Swindon were by far the more tired side, having played for much of the second half against superior numbers, but Charlton will have thought as the 90 minutes ended that they had missed their chance. Winning the game and one man up, they hadn’t been able to hold or increase that lead sadly. Even the players likely to create something had been sacrificed by Phil Parkinson (left) as Charlton tried to hold what they had – Lloyd Sam being replaced by Scott Wagstaff and Dave Mooney coming off for Nicky Forster – though every player tried their best.

Into extra time, and Charlton pushed forward as much as they could. With less players on the pitch, possession was key, and both teams saw quite long (in comparison) periods of holding the ball, trying to work out how to breakdown the others defence. Frazer Richardson probably came closest, as his crisp shot clipped the outside of the post. Therry Racon was now on, and he at last was running the show, probing, pushing, and cajoling his team-mates into those last efforts. But it wasn’t to be, and Swindon nearly stole it at the death with a shot that went just wide.

Despite the passionate and noisy crowd, and despite the considerable efforts of all the players, it came down to penalties. A spot kick from 12 yards with just the ‘keeper to beat. Was Smith the substitute to be a hero, or could Randolph (left) emulate Ilic’s antics and save? Well neither actually, as nine of the ten kicks went in without any coming close to being saved or missed. The second Charlton kick was the one that split the teams and gave Swindon that Wembley feeling.

Nicky Bailey, the love of our lives, took his captain’s responsibility, stepped up to take his penalty kick turn but side-footed high and wide of the right hand post. With the tie over and Swindon celebrating a few minutes later, he was distraught (top pic). It would be totally unfair to criticise Bailey for missing the spot kick: Nobody does that on purpose; nobody means to do that. We may all wish we had ginger hair too, but not last night, not with the hopes and Wembley dreams of 20,000 fans riding on our backs. Bailey had the guts to take a kick – could we have done so? So, he missed, someone was going to be a hero and someone a villain – it was Nicky Bailey’s turn to be a villain.

For ever Clive Mendonca, there is a Nicky Bailey…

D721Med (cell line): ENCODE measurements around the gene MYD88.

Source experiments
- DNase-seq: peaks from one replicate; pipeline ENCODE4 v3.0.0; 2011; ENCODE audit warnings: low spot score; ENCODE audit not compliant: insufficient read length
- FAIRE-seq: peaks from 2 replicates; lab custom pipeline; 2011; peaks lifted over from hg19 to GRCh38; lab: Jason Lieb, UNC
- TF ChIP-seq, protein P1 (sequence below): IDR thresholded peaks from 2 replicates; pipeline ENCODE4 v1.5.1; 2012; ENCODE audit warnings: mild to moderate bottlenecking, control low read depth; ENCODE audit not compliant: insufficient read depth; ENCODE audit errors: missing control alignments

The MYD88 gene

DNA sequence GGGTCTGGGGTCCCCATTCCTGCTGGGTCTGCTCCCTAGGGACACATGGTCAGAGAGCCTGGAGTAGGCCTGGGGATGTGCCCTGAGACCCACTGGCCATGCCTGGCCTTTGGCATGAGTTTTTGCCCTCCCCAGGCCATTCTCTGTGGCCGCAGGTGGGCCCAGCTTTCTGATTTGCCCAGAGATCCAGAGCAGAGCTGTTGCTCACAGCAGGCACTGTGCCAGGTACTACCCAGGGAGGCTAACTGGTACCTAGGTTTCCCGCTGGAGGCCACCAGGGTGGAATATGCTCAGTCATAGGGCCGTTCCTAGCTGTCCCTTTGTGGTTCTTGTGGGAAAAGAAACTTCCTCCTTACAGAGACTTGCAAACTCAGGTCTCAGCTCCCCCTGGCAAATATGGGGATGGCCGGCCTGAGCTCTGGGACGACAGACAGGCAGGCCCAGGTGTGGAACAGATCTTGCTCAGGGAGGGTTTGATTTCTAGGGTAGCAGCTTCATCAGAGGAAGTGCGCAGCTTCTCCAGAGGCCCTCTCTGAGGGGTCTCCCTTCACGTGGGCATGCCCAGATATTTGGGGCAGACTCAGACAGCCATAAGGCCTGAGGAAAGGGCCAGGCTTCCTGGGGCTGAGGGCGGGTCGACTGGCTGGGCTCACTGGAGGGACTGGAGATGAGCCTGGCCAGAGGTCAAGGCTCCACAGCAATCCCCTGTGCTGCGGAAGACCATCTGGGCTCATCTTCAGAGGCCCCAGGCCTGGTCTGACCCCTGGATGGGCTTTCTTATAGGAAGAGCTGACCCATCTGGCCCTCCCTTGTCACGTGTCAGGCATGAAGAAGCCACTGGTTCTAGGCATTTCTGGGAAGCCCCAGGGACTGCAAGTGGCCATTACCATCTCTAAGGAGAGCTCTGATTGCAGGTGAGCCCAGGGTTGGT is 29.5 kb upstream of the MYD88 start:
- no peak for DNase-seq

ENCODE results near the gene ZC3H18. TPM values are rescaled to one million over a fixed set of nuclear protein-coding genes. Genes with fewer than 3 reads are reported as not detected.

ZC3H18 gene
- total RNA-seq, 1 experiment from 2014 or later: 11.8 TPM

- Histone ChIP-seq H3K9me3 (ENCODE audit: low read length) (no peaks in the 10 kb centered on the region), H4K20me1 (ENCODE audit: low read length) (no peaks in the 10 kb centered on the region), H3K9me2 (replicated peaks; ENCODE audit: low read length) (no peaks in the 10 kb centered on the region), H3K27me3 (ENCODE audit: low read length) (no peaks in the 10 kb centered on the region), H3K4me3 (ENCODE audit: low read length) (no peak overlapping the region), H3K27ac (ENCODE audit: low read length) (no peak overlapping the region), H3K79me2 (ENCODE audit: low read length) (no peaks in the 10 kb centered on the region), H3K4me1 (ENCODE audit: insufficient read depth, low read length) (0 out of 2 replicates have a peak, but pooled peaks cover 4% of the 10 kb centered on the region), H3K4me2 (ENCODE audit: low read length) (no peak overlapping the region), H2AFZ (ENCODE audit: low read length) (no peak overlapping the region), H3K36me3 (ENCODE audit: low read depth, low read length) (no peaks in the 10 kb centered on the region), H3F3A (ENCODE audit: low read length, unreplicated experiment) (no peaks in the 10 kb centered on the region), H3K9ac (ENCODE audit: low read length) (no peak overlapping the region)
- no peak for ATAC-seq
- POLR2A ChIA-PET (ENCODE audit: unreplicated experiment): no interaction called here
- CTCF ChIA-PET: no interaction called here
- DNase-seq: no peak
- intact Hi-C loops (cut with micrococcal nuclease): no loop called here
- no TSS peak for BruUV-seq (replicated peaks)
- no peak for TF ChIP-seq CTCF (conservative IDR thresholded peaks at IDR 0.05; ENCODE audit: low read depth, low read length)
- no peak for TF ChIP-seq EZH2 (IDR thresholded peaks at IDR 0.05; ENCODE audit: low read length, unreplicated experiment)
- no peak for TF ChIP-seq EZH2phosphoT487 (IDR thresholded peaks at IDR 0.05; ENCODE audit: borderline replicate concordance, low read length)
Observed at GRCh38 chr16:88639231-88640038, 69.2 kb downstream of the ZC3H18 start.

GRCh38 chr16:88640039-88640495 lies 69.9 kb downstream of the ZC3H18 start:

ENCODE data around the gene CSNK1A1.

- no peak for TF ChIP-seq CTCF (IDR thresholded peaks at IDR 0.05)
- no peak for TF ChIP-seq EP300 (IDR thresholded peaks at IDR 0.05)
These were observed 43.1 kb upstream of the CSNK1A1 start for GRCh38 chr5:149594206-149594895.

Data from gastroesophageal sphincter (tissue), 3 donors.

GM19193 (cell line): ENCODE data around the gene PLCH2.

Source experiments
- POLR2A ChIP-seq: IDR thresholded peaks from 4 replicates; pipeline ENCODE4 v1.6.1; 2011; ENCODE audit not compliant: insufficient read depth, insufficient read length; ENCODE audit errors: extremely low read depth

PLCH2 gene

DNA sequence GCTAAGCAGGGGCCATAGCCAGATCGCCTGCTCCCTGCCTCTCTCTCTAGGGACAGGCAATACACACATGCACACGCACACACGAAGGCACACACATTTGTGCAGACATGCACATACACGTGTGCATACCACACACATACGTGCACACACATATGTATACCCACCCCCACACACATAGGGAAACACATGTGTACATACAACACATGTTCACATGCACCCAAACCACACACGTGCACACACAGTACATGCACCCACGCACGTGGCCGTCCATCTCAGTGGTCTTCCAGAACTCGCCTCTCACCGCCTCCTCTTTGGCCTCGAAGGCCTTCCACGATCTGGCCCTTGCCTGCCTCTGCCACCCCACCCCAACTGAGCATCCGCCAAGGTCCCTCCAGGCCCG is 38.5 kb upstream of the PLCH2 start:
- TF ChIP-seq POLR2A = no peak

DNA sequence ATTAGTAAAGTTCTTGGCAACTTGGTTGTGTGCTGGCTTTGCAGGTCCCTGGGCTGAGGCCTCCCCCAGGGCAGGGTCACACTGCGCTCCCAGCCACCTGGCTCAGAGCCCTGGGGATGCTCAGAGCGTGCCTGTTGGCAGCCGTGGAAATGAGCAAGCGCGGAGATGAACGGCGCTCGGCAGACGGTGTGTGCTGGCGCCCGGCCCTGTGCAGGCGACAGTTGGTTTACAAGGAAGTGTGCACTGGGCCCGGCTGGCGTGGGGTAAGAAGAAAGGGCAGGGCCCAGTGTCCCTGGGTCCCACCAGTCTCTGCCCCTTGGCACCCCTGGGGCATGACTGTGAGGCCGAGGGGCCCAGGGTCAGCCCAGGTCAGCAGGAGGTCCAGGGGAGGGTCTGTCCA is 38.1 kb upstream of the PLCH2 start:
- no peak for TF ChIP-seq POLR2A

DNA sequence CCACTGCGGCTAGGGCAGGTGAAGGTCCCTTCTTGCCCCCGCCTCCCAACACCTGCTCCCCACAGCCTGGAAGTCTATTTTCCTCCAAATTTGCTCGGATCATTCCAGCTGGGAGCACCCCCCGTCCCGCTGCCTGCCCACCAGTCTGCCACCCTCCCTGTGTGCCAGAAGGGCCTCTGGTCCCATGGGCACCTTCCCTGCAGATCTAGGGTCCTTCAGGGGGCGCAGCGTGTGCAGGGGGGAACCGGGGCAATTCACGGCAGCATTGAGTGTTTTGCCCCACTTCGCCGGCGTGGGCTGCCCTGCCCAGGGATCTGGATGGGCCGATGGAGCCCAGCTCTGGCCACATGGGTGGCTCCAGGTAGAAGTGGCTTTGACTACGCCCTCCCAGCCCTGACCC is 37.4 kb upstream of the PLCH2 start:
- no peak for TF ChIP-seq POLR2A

I hate the play-offs.

Labels: , ,

Greer's challenge was throat high
Not malicious but stupidly dangerous, referee had not option
Dailly was certainly covering plus Llera and Austin clashed wide of the penalty area. Llera foolishly gave Swarbrick the chance to even things up but the red card was just plain wrong.
In both legs Charlton had players wrestled to the ground at corners which the officials ignored.
Whether any of these decisions effected the outcome is only speculation and they are only of the same miserable standard we have witnessed all season.
What did affect the outcome was Nicky Bailey twice losing his bottle, once to give the ball away for Swindon's goal when it was easier for him to set Charlton away on the break and 2nd when he gently scooped his penalty way way over the bar. A terrible shame for one of our better players of the last 2 years.
As one of very few marketable players still under contract and a Championship sized contract at that it is inconceivable he will not be sold by the end of August, the club not being in a position to decline any cash offers.
At least Bailey's heart was never in question and his reaction Monday night confirmed him as a proper Charlton player, sadly fallible but undeniably genuine.
Good luck to him wherever he earns his corn next season.
Post a Comment

<< Home

This page is powered by Blogger. Isn't yours?

Enter your email address below to subscribe to Charlton Athletic Online!

powered by Bloglet
Sports Business Directory - BTS Local
Custom Search